A Guide to John Bunyan's The Pilgrim's Progress


Notes and Commentary on
The Pilgrim's Progress

by Ken Puls

Formalist and Hypocrisy

33. Formalist and Hypocrisy

And as he was troubled thereabout, he espied two men come tumbling over the wall on the left hand of the narrow way; and they made up apace to him. The name of the one was Formalist, and the name of the other Hypocrisy. So, as I said, they drew up unto him, who thus entered with them into discourse.

Christian: Gentlemen, whence came you, and whither go you?

Formalist and Hypocrisy: We were born in the land of Vain-glory, and are going for praise to Mount Zion.

Christian: Why came you not in at the gate which stands at the beginning of the way? Know you not that it is written, that he that comes not in by the door, but climbs up some other way, the same is a thief and a robber?

Formalist and Hypocrisy: They said, That to go to the gate for entrance was, by all their countrymen, counted too far about; and that, therefore, their usual way was to make a short cut of it, and to climb over the wall, as they had done.

Christian: But will it not be counted a trespass against the Lord of the city whither we are bound, thus to violate his revealed will?

Formalist and Hypocrisy: They told him, that, as for that, he needed not to trouble his head thereabout; for what they did they had custom for; and could produce, if need were, testimony that would witness it for more than a thousand years.

Christian: But, said Christian, will your practice stand a trial at law?

Formalist and Hypocrisy: They told him, That custom, it being of so long a standing as above a thousand years, would, doubtless, now be admitted as a thing legal by any impartial judge; and besides, said they, if we get into the way, what matter is it which way we get in? If we are in, we are in. You are but in the way, who, as we perceive, came in at the gate; and we are also in the way, that came tumbling over the wall; wherein, now, is your condition better than ours?

Christian: I walk by the rule of my Master; you walk by the rude working of your fancies. You are counted thieves already, by the Lord of the way; therefore, I doubt you will not be found true men at the end of the way. You come in by yourselves, without his direction; and shall go out by yourselves, without his mercy.

To this they made him but little answer; only they bid him look to himself.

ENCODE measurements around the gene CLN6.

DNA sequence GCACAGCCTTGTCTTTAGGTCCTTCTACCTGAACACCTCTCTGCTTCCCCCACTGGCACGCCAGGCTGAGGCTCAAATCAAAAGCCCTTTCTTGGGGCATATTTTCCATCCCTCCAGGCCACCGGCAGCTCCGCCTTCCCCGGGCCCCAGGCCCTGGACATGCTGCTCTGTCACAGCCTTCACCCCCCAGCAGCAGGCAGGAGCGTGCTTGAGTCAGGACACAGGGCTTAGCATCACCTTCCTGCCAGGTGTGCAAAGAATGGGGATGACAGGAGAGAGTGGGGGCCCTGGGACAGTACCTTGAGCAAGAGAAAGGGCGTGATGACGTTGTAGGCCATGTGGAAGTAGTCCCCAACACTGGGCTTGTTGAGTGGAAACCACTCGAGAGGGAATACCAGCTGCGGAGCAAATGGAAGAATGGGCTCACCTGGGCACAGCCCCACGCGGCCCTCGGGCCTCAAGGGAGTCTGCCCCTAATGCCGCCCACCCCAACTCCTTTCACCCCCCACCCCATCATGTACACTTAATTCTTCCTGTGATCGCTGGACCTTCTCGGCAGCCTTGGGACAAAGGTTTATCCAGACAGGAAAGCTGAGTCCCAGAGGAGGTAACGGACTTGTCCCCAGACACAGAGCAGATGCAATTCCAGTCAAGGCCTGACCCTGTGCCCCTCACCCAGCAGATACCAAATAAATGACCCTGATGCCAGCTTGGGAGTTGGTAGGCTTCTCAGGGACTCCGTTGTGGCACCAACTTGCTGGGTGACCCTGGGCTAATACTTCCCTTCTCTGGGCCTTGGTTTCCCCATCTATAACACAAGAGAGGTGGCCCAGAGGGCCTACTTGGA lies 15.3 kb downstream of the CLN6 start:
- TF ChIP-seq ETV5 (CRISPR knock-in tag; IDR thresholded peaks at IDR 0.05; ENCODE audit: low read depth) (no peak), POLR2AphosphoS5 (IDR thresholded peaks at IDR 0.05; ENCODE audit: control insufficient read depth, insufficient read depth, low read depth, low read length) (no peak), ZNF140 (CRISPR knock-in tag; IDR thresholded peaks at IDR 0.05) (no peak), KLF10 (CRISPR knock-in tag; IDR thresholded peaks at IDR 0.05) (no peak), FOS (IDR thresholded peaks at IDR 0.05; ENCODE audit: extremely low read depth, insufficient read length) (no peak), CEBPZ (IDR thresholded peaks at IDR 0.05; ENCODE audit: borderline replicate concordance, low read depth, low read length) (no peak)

Notes and Commentary

Christian, still troubled with the indifference and complacency of Simple, Sloth and Presumption, is now confronted with two more pretenders in the Way. He sees two men tumble over the wall and run quickly to catch up to him. One is Formalist and the other is Hypocrisy. These men did not come through the Gate or take time at the House of the Interpreter. They were not slowed by Burdens or Sloughs. For one reason or another, they thought it desirable to be in the Way and found a short cut. They wished to avoid the costly path of conversion and repentance and so now satisfy themselves with a "form of godliness." As many tried before them, and many continue to try even in this day, they bypassed the Gate, tumbled over the wall and now fancy that they are on a pilgrimage, just as Christian, bound for the Celestial City. But who are Formalist and Hypocrisy? How do we recognize such pretenders to the faith in our day?

Hypocrisy (from the Greek hupokrisis) is one who acts out a part or puts on a mask, as an actor on a stage who dresses up and pretends to be someone he is not. A hypocrite is like one who wears a mask, appearing on the outside to be someone he is not on the inside. His attitudes, vocabulary and conduct vary according to his company. At church on the Lord's Day, he is a Christian among Christians, but at work during the week he fits comfortably into the world. On Sundays he sings God's praise and speaks highly of God's Word; on Mondays the Word is all but forgotten, ignored or even scorned. Bunyan elaborates on the hypocrite in his work The Strait Gate. Speaking of the many types of false professors, he comments:

There is yet another professor; and he is for God and for Baal too. He can be anything for any company. He can throw stones with both hands. His religion alters as fast as his company. He is a frog of Egypt, and can live in the water and out of the water; he can live in religious company, and again as well out. Nothing that is disorderly comes amiss to him. He will hold with the hare, and run with the hound. He carries fire in the one hand, and water in the other. He is a very anything but what he should be. This is also one of the many that "will seek to enter in, and shall not be able."

Bunyan also provides a description of the Formalist:

Neither is the formalist exempted from this number. He is a man that has lost all but the shell of religion. He is hot, indeed, for his form; and no marvel, for that is his all to contend for. But his form being without the power and spirit of godliness, it will leave him in his sins; nay, he stands now in them in the sight of God, and is one of the many that "will seek to enter in, and shall not be able" (2 Timothy 3:5).

Formalist is one who rests on the outward forms of religion. He is content to believe that if he does the right things and says the right things that God will be satisfied with his efforts. He trades the convicting truth of the Gospel for the comfortable Customs of men.